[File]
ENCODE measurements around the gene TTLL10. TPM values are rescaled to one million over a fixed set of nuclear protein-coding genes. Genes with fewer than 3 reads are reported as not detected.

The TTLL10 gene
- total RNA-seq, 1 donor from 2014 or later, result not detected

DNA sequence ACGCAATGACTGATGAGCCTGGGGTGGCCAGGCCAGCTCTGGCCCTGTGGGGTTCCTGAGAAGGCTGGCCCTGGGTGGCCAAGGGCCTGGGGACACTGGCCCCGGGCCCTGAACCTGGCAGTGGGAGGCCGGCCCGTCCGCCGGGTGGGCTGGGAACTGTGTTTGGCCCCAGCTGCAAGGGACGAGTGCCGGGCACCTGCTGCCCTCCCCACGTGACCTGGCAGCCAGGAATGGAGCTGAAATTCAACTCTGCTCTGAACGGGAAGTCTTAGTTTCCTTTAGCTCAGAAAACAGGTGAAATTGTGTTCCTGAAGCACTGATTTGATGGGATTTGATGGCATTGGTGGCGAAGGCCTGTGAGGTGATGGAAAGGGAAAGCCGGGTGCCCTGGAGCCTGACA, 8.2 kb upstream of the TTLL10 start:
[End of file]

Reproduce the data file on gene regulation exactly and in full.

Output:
ENCODE measurements around the gene TTLL10. TPM values are rescaled to one million over a fixed set of nuclear protein-coding genes. Genes with fewer than 3 reads are reported as not detected.

The TTLL10 gene
- total RNA-seq, 1 donor from 2014 or later, result not detected

DNA sequence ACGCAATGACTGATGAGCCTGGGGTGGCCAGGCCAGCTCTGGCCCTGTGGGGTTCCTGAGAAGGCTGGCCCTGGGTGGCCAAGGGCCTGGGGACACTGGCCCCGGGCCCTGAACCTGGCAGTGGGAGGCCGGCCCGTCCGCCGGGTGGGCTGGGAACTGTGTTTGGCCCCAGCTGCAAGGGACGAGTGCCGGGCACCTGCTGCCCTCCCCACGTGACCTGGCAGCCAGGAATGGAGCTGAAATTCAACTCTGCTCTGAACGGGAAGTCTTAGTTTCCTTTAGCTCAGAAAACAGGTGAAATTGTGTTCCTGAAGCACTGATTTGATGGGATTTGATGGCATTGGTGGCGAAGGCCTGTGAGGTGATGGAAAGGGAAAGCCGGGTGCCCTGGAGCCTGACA, 8.2 kb upstream of the TTLL10 start: